A question for readers about old Breviary rubrics

Folks, I got this question by e-mail (one of the nearly 400 today alone).  I don’t have the energy to respond.

Help this guy out (if you know how).

I am an admirer and loyal reader of your blog. You provide a valuable service. I am very sorry to bother you with a trivial question, and I understand if you do not have time to answer it. But you seem like the right person to ask, so I figured it was worth a shot.

I am teaching myself to pray the 1961 Roman Breviary, and have run into a small issue I cannot solve:

Tomorrow is a feria and the commemoration of SS. Chrysanthus and Daria. My question is about Lauds. The Proprium Sanctorum gives a Benedictus antiphon, a verse and a response, and then the Collect.

From the Rubrics it seems that I should take everything from the Psalter and the Ordinary, but that I should substitute the proper antiphon/verse/response/Collect that are given for the Commemoration, instead of using those in the Psalter.

However, Haussmann’s Learning the New Breviary seems to suggest that I do take the Benedictus antiphon/verse/response from the Psalter, the Collect from the preceding Sunday, and then after this say the proper antiphon/verse/response/Collect, and then conclude the Hour. 

In other words, on commemorations on ferias with nothing else going on, do the propers replace the relevant parts in the Psalter, or are they said in the normal form of commemorations after the main collect (i.e. from the preceding Sunday)?

Which, if any of these, is correct?

About Fr. John Zuhlsdorf

Fr. Z is the guy who runs this blog. o{]:¬)
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  1. James says:

    What you read in Haussman’s is correct.

  2. eric says:

    An FSSP priest who explained to me how to say the office told me to do it the way Haussman’s tells you.

  3. eric says:

    disclaimer: at least that’s how I remember it!

  4. Yes, I’d have said what Haussmann said. Now I want a copy of Haussmann :-)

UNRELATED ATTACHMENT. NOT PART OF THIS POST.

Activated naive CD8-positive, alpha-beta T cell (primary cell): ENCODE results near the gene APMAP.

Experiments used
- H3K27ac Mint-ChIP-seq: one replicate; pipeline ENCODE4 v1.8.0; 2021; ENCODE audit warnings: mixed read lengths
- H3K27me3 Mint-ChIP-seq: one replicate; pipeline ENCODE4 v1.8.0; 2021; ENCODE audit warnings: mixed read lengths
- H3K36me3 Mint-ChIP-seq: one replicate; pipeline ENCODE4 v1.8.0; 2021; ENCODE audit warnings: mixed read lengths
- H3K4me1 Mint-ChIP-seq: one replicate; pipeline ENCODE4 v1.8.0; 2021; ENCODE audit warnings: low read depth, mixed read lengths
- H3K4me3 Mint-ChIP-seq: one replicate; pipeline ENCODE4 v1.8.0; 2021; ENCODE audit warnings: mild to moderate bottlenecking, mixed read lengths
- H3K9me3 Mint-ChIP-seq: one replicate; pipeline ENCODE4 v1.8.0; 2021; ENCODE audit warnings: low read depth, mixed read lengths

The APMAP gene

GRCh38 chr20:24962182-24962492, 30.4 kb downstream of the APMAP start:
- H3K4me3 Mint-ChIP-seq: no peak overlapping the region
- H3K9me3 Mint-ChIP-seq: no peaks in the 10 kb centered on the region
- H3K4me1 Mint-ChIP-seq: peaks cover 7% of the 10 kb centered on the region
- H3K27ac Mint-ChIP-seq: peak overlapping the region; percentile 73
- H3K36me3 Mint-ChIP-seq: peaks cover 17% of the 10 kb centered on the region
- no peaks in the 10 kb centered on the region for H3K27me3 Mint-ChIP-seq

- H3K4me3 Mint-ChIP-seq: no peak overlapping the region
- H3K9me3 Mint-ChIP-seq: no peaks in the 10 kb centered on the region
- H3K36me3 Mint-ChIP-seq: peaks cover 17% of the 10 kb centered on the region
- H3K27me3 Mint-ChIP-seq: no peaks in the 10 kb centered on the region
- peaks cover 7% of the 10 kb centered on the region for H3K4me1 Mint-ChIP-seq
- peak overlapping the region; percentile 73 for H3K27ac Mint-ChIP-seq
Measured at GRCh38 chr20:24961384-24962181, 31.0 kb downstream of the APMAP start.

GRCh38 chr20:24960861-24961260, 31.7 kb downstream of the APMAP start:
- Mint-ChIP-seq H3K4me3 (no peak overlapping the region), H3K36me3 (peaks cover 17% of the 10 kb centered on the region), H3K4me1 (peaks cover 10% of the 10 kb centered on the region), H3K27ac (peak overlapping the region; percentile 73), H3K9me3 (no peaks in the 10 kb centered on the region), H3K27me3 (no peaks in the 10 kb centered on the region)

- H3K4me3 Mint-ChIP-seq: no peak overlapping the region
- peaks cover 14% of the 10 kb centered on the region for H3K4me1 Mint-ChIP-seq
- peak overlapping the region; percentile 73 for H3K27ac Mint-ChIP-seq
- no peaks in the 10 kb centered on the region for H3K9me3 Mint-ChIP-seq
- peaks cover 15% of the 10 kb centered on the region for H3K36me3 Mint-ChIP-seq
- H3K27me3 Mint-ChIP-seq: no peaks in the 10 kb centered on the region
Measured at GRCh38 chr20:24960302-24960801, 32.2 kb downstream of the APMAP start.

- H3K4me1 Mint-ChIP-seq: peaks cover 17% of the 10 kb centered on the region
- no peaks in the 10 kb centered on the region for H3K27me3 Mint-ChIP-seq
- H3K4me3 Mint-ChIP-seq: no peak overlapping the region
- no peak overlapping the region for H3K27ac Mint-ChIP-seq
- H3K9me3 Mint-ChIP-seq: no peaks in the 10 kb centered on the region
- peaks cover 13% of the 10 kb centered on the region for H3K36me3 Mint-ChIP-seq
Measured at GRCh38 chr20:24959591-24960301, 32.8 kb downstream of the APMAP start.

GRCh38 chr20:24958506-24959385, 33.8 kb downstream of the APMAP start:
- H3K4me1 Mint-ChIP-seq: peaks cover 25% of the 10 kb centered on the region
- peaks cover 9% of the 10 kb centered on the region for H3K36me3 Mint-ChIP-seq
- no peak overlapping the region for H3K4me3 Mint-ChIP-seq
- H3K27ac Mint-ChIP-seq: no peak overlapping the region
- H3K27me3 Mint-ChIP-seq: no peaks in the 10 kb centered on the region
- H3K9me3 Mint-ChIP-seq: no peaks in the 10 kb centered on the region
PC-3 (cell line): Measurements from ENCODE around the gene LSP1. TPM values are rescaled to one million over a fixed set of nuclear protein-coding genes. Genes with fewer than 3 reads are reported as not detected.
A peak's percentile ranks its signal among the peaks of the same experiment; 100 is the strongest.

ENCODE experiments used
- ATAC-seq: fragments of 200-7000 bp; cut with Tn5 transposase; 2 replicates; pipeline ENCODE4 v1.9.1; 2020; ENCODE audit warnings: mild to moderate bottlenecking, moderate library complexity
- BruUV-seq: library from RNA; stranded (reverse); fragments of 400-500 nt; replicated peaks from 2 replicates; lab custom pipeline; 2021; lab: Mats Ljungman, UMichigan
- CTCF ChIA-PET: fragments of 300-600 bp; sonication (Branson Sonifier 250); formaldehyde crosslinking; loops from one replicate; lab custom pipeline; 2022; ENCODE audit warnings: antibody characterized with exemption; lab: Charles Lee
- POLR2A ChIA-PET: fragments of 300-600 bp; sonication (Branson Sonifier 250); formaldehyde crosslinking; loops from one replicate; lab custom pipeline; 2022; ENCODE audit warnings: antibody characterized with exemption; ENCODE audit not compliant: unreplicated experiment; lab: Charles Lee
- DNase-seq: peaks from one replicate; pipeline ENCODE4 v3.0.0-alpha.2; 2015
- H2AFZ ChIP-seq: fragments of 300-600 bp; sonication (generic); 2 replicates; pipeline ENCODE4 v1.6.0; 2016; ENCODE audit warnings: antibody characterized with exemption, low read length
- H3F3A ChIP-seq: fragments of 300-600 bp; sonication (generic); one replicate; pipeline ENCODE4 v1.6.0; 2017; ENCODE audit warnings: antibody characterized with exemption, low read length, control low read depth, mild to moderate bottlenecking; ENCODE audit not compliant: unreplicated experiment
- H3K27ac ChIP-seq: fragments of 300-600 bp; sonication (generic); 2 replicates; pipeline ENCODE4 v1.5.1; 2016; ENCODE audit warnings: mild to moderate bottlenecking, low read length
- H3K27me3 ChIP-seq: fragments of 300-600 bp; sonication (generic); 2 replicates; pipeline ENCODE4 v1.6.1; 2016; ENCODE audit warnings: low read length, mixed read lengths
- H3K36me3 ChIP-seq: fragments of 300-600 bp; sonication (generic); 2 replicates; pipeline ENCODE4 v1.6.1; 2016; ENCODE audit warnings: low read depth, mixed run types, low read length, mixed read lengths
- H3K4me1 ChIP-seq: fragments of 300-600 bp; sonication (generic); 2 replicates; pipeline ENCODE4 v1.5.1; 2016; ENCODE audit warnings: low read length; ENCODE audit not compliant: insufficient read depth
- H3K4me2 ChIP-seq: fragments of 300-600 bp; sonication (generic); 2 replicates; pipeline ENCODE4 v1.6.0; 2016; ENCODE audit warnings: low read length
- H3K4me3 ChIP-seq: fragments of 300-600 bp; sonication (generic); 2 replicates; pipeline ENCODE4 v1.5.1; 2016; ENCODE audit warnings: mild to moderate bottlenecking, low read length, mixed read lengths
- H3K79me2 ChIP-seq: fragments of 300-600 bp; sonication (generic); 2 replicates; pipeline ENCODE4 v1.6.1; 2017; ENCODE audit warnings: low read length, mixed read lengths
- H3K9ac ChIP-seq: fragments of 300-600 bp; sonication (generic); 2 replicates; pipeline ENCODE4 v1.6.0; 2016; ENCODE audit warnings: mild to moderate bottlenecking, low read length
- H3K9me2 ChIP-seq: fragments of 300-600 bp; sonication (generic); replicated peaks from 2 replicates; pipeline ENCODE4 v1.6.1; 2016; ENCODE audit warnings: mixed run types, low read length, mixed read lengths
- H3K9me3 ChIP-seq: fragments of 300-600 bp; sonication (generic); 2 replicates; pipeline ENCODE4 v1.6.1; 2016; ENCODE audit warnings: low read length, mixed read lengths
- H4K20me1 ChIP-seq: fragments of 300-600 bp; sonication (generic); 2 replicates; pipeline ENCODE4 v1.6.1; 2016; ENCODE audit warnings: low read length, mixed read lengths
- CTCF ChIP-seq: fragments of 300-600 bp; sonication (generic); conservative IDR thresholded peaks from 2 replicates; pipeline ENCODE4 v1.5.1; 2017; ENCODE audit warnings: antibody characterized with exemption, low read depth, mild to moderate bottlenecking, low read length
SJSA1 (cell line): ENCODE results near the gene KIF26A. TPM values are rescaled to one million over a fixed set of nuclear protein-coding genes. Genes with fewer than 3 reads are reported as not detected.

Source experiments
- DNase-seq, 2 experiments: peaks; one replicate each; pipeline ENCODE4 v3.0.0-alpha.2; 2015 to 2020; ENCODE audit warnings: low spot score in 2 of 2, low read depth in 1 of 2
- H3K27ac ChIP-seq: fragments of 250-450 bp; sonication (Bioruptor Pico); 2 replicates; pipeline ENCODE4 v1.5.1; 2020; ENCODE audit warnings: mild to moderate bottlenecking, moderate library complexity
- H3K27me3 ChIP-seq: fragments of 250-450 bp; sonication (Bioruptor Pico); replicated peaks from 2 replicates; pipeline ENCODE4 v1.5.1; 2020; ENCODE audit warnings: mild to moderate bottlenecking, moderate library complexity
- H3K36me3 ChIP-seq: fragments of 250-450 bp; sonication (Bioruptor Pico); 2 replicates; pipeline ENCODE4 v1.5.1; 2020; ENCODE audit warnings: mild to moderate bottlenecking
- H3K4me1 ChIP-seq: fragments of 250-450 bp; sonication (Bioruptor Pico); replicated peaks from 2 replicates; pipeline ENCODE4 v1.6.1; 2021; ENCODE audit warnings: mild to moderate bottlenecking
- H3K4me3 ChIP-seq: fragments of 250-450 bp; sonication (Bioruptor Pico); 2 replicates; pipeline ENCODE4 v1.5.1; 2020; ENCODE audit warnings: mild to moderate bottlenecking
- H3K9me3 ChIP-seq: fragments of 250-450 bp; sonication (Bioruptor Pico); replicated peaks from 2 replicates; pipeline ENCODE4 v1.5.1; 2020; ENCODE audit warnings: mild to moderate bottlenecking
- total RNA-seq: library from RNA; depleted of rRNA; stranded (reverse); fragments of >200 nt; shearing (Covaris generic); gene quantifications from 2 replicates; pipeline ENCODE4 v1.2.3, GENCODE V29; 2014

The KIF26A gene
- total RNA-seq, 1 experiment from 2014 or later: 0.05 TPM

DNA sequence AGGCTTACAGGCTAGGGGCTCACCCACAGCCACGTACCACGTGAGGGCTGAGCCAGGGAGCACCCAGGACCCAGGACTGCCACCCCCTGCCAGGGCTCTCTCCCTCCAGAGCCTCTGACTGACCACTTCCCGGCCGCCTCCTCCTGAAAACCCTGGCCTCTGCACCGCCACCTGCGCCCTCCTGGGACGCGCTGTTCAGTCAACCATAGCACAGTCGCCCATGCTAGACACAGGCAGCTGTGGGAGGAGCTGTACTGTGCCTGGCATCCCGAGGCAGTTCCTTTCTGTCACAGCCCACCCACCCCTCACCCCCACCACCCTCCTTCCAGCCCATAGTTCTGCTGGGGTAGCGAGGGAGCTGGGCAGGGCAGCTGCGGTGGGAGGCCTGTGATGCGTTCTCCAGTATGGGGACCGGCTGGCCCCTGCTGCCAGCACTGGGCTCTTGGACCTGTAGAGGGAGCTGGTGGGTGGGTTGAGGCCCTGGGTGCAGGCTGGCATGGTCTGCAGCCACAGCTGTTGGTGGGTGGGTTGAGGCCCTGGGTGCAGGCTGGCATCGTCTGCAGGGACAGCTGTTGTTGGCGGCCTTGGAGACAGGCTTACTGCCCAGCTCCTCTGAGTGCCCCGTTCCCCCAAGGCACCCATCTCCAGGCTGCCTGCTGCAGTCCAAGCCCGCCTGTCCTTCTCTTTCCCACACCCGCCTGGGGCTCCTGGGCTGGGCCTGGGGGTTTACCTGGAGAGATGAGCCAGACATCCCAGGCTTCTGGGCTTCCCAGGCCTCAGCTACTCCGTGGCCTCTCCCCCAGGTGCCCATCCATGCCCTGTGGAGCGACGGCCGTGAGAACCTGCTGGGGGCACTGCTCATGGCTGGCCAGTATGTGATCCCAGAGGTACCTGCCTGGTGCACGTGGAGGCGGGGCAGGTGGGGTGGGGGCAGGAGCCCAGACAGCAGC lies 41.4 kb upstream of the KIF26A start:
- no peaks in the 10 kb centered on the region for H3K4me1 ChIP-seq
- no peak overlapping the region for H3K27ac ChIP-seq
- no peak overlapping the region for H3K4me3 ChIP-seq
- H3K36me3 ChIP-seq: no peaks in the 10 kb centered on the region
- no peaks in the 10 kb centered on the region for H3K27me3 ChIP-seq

5. pistor says:

    It sounds rather elaborate for a feria, but in my seminary days we did it in the way that Haussmann has described.

  6. Father Bartoloma says:

    maybe some of us priests & clerics should develop an online forum/discssion group to help each other out with the breviary. I have been trying to ‘crack the code’ for a few weeks now but it is difficult when so few priests at my disposal know how to pray the traditional Divine Office.

  7. Henry Edwards says:

    It sounds rather elaborate for a feria …

    Indeed. As a layman not under any obligation, I do what seems sensible to me. Whatever Haussmann or any other source says, tomorrow I will substitute rather than adjoin the Collect, etc for SS. Chrysanthus and Daria.

  8. Joshua says:

    Tomorrow is actually the Feast of St. Isidore, Farmer and Confessor, 3 Cl. in the dioceses of America. This is a feast by indult. At least it is thus in the Missal. How does that affect the Breviary?

  9. jrny says:

    Fr. Bartoloma,

    I am a parishioner of Mater Ecclesiae who is well versed in the Traditional Office, and would eb glad to assist you in any way if you would like. My 10 years in the SSPX did count for something good.

    Anyway, as to the question at hand:

    1. Tomorrow (Oct 25th.) is a particular Third Class Feast here in the United States – that of St. Isidore the Farmer. Before 1962, his feast was observed either on March 22nd. or May 15th. depending on where or when you\’re talking about. Therefore, the Ferial Office is not observed tomorrow unless you\’re outside the US.